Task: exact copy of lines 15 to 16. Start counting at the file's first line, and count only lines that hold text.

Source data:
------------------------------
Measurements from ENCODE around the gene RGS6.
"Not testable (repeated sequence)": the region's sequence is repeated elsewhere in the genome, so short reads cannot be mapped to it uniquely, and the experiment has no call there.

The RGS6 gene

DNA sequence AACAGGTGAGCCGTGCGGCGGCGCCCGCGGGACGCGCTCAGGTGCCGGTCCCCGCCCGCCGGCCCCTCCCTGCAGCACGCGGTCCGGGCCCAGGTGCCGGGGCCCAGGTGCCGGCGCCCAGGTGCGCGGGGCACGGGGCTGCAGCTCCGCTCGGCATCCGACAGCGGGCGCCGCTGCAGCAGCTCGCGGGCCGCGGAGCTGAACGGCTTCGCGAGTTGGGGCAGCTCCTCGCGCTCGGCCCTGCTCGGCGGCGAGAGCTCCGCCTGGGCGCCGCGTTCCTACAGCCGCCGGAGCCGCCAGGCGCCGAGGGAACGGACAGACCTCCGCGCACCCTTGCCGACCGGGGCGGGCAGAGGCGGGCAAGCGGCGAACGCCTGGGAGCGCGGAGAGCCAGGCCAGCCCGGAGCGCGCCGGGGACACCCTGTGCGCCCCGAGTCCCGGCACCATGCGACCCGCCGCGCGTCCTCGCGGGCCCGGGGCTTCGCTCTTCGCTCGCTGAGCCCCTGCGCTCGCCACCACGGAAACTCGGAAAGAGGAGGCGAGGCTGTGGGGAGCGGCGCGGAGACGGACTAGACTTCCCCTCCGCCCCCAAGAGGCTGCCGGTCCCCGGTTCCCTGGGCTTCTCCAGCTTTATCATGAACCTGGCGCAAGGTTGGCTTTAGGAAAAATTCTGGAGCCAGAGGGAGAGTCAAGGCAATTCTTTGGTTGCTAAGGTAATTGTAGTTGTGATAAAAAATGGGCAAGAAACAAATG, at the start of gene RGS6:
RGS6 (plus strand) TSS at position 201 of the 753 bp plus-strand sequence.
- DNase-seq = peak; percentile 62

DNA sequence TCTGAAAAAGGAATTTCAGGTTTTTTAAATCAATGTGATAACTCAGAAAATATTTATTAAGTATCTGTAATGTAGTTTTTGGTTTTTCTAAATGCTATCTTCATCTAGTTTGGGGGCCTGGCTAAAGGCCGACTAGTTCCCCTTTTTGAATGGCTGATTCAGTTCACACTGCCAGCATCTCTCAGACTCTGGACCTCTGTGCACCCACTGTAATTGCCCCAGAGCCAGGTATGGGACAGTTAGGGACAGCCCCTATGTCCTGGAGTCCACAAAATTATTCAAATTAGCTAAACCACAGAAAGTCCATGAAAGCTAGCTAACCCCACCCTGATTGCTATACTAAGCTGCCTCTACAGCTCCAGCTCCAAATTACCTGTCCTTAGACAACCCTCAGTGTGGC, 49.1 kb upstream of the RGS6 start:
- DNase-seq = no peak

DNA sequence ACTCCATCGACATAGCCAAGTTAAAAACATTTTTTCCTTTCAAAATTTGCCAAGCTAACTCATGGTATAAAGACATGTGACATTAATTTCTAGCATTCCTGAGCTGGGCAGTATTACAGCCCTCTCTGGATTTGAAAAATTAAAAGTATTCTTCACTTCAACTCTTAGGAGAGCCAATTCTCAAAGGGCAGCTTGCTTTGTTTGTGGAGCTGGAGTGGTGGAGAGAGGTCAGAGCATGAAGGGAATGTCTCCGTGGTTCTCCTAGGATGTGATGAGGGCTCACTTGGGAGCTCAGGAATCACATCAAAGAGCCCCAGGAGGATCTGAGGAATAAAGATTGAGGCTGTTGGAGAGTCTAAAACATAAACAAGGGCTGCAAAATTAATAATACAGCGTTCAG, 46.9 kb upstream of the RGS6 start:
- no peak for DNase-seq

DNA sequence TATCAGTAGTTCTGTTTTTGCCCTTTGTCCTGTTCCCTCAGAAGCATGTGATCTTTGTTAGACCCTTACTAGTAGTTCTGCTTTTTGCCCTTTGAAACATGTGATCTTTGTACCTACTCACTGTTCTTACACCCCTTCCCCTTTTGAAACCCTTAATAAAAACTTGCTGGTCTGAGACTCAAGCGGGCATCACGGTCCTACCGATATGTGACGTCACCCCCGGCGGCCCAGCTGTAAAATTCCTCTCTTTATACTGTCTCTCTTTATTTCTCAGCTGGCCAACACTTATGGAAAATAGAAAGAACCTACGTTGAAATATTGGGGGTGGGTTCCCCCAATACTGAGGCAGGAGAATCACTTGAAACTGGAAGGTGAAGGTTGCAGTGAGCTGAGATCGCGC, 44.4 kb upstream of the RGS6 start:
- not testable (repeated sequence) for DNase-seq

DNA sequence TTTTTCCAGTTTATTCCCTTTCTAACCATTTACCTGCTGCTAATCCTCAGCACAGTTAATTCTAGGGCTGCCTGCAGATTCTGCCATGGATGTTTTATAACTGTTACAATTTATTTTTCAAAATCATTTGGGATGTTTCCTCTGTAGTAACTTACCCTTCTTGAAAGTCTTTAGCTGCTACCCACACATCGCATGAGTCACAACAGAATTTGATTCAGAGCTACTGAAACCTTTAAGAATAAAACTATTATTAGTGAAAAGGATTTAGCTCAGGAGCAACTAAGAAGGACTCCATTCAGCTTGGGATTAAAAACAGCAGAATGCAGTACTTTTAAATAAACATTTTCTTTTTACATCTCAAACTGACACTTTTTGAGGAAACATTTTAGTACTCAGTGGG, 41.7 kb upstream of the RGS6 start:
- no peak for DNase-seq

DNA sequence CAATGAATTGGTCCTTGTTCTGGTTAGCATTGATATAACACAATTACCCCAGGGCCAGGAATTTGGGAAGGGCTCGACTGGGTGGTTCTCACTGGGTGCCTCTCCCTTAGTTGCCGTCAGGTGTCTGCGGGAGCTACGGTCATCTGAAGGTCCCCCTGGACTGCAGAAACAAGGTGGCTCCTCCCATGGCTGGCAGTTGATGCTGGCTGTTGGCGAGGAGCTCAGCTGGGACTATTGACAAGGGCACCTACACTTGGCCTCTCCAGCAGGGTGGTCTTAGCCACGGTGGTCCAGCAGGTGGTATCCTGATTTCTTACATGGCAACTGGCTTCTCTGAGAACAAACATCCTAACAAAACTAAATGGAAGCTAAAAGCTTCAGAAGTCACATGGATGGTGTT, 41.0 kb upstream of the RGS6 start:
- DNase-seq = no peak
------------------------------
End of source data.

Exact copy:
DNA sequence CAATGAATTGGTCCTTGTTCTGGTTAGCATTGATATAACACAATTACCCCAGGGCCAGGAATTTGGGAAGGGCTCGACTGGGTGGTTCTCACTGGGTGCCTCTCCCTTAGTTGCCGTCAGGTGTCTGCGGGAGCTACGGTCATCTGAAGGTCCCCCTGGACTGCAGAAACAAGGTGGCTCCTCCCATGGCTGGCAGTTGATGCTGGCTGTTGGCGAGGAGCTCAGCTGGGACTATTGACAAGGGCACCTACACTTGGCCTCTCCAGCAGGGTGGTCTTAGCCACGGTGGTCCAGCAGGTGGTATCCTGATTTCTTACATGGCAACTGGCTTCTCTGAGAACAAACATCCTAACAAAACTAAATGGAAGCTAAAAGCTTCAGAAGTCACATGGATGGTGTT, 41.0 kb upstream of the RGS6 start:
- DNase-seq = no peak